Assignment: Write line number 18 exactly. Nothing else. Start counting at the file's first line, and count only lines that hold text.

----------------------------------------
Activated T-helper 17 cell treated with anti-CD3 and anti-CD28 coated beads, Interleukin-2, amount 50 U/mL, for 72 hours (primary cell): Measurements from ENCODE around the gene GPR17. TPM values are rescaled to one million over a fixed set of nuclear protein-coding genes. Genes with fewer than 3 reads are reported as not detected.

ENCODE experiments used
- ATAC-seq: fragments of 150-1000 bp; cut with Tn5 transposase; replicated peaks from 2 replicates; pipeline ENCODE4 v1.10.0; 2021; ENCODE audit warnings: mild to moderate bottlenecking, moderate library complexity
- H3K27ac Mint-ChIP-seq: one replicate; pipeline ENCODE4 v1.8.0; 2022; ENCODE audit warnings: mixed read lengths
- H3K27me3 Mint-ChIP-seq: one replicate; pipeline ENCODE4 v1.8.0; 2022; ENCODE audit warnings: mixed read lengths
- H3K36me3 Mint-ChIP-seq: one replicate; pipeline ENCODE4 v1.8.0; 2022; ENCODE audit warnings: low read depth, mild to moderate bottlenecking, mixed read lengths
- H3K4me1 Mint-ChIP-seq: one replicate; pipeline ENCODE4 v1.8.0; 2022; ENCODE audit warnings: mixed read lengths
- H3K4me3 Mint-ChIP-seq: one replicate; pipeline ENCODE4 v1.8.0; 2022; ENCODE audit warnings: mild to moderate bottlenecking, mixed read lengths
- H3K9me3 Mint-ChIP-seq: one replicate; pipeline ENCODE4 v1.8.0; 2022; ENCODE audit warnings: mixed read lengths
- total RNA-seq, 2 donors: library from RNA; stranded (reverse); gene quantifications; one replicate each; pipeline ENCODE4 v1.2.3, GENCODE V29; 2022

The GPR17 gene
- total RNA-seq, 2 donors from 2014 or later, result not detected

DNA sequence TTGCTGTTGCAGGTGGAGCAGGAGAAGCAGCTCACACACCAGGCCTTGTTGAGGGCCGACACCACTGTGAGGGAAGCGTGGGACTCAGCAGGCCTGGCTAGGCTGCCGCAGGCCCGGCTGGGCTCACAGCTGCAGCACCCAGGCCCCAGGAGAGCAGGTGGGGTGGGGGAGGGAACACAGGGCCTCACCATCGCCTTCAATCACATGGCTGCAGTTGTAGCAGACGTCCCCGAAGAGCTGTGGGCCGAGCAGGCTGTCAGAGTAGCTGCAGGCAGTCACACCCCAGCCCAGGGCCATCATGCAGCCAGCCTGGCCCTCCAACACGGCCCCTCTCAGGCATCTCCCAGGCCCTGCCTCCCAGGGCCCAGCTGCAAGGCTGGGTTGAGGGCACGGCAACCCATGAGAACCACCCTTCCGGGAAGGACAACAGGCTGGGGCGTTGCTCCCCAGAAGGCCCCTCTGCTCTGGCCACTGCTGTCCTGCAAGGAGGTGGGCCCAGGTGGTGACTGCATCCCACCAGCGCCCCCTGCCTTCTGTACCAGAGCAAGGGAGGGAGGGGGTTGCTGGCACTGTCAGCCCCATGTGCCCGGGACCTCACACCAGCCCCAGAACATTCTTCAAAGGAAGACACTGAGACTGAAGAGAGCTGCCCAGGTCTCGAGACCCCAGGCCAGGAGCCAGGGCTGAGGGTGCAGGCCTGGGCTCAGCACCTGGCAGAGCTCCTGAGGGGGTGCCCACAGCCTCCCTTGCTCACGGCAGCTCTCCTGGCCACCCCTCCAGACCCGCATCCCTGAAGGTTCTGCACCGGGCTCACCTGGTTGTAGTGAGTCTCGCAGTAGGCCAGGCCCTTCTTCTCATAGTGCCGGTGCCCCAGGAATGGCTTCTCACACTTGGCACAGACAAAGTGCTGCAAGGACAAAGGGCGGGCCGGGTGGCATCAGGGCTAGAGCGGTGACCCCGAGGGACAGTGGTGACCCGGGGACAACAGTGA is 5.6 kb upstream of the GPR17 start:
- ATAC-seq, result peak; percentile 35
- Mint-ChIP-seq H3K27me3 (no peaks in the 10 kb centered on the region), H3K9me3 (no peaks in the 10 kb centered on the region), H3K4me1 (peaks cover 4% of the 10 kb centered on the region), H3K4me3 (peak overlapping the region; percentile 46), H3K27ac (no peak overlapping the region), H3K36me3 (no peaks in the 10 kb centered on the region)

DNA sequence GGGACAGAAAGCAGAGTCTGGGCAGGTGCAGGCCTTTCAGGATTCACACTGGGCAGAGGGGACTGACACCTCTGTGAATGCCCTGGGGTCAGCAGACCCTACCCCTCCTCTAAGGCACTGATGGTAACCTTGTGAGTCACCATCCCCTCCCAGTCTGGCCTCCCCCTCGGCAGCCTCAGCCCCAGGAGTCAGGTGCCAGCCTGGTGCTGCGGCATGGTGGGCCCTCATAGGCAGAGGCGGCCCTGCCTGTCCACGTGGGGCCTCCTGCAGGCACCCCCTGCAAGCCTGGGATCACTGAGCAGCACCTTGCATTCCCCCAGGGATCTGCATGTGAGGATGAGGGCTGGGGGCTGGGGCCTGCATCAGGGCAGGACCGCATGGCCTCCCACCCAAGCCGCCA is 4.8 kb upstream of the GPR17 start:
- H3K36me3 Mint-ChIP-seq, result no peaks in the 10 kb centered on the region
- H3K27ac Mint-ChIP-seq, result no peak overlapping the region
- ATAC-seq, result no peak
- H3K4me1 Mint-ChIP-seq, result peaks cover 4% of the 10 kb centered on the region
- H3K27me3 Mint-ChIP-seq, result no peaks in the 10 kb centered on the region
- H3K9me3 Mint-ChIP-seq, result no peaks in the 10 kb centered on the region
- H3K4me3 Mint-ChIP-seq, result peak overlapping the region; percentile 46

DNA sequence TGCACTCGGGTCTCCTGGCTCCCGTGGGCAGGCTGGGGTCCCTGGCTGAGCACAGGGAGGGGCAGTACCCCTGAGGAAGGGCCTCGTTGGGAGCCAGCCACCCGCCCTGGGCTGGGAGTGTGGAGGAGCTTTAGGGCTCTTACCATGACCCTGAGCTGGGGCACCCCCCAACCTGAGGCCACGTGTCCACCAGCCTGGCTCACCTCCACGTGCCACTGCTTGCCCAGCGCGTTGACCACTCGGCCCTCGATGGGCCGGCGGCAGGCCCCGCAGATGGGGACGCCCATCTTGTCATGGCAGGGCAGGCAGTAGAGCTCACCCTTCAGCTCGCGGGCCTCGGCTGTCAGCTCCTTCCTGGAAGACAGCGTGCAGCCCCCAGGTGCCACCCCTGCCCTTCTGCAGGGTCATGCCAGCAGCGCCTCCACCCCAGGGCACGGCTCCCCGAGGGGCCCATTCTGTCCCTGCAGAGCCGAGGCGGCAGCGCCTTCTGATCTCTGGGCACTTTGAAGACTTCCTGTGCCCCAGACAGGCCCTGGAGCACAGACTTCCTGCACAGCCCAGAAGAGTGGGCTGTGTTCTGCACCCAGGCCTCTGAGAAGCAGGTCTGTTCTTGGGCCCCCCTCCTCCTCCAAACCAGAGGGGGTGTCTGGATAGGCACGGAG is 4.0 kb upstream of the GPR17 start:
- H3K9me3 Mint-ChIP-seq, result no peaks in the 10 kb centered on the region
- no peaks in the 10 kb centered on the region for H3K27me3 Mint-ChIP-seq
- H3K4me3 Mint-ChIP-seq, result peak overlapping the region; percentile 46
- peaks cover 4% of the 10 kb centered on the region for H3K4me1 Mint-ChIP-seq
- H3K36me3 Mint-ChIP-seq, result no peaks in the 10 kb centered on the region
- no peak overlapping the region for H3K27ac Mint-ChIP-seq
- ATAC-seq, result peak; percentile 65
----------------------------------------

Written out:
- H3K27ac Mint-ChIP-seq, result no peak overlapping the region